Do I have Pink Eye or a Stye?

March 12, 2024

by  | Mar 13, 2024 | Family Health

There isn’t much like a visit to the local aquarium to excite children. Not only are there massive tanks full of delightful fish, but the interactive displays beg children to learn as they touch and explore. Along with all the touching comes contact with germs. Lots of them!

Children are absent on millions of school days annually across the U.S. due to pink eye infections. Pink eye, medically known as conjunctivitis, occurs when the clear tissue (conjunctiva) covering the inside of the eyelid that protects and lubricates the eyeball becomes swollen. This condition, which affects both adults and children, is caused by several factors, leading to several types of infections. Likewise, styes can affect adults and children, making the eyes red, however, the difference between them is that styes are bumps that appear on the eyelid.

Pink Eye Symptoms:

  • Watery eyes
  • Blurred vision
  • Green or white stringy discharge
  • Increased sensitivity to light
  • Crusting of the eyelids or lashes, especially while sleeping
  • Redness and swelling in the white of your eye or inner eyelid
  • Thick yellow discharge that crusts over your eyelashes, especially after sleep
  • Gritty feeling in one or both eyes

The causes of pink eye can vary, including bacterial, viral, allergic, or environmental factors. The type of pink eye your child has will determine the appropriate course of treatment and management.

Causes and Types of Pink Eye in Children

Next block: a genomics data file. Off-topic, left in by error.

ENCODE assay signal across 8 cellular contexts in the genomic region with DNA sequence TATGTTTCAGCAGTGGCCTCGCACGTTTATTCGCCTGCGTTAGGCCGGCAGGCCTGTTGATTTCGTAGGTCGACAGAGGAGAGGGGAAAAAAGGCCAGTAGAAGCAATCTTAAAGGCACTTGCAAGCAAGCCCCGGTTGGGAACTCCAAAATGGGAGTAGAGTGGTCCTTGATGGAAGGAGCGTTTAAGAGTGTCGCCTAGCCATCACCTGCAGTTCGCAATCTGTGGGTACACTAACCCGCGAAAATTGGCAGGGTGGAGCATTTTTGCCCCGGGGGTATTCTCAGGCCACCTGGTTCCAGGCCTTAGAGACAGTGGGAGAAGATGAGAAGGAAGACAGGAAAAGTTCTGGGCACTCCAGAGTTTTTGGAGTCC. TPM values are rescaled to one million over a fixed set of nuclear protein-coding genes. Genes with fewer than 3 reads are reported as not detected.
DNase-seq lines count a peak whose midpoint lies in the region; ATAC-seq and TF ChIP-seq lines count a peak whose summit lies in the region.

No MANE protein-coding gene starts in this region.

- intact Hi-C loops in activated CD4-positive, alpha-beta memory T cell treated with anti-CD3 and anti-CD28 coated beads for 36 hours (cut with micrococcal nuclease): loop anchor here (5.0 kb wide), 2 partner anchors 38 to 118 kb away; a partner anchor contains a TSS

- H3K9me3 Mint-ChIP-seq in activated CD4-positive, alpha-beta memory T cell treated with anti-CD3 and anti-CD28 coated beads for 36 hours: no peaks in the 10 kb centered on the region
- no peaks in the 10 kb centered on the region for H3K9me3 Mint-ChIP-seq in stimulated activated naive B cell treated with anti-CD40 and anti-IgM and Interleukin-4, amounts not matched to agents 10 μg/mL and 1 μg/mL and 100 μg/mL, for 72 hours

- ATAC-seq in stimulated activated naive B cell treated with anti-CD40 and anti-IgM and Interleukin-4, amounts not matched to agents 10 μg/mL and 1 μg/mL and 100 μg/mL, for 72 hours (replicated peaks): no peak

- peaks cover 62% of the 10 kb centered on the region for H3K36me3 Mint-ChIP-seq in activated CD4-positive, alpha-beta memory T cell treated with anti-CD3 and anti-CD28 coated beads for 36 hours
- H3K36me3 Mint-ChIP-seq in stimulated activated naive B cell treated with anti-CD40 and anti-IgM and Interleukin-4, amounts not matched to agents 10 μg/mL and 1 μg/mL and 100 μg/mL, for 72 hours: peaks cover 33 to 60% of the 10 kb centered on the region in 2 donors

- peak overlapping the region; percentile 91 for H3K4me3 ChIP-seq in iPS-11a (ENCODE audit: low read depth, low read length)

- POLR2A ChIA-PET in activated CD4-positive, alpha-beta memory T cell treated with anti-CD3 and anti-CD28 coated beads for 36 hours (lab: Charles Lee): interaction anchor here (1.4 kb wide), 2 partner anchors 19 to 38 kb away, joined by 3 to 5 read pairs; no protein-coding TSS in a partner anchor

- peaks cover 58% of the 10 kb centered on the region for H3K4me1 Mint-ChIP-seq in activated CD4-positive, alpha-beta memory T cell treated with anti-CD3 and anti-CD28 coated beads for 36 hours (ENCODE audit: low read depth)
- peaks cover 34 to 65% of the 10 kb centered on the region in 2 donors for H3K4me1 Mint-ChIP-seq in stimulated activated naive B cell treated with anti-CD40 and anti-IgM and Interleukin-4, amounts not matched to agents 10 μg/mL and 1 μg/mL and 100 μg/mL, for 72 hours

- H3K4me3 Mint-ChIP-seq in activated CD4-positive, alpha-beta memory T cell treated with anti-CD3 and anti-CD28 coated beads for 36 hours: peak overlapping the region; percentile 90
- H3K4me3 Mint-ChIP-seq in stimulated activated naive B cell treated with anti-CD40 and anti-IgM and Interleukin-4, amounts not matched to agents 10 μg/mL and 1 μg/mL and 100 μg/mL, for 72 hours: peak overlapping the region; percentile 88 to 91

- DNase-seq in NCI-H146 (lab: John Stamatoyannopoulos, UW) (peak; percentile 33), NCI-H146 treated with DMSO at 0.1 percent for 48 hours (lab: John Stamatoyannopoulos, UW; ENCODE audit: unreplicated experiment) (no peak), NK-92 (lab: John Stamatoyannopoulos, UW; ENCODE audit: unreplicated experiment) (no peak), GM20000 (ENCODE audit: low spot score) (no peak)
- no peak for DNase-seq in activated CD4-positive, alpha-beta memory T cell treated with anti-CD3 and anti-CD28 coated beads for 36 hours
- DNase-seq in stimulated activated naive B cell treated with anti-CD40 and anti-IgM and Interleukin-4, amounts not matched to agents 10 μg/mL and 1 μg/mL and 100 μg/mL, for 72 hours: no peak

Viral Conjunctivitis: Often caused by viruses like adenovirus, resulting in mild to severe infections with symptoms like the common cold. It can last five to seven days and is highly contagious.

Bacterial Conjunctivitis: Caused by bacteria such as Streptococcus pneumoniae or Haemophilus influenzae. Antibiotic eye drops can help shorten the duration and reduce transmission.

Allergic Conjunctivitis: Triggered by environmental factors such as pollen, dust, or pet dander. Antihistamine allergy medications, including eye drops, can provide relief.

Environmental Irritants: Chemicals, airborne irritants, or foreign objects in the eye can lead to this form of conjunctivitis.

If a baby develops pink eye, they must be seen immediately by a doctor to rule out harmful bacteria that may have passed to them at birth.

Signs and Symptoms of a Stye:

  • A red bump on the eyelid like a boil or a pimple
  • Eyelid pain
  • Eyelid swelling
  • Tearing

While pink eye and styes share several symptoms such as redness of the eyes and sensitivity to light, they are distinct issues with different causes.

Stye is also a bacterial infection that can make a child’s eyes pink. The difference between a stye and pink eye is that styes are red painful boil or pimple-like bumps that form on the eyelids. The infection occurs when one or more of the small glands near the eyelashes get clogged and then bacteria begin to grow. It is possible to have more than one stye at a time.

Management and Treatment

Both styes and pink eye last for about the same amount of time, one to two weeks, and will often resolve on their own without intervention. Severe cases of bacterial conjunctivitis may require antibiotics. Understanding these differences can help parents identify and manage these eye conditions effectively in their children.

Both pink eye and styes share an important need for good hygiene. Pink eye can be spread easily to others, so constant handwashing is necessary, particularly if you touch an infected eye or touch a surface that has been touched by someone who has an active infection.

Warm compresses placed over the eyes will help with both ailments and bring a measure of relief as your child’s body heals.

If you have any concerns about your child’s eye health, visit AFC Urgent Care Chattanooga for proper diagnosis and treatment.

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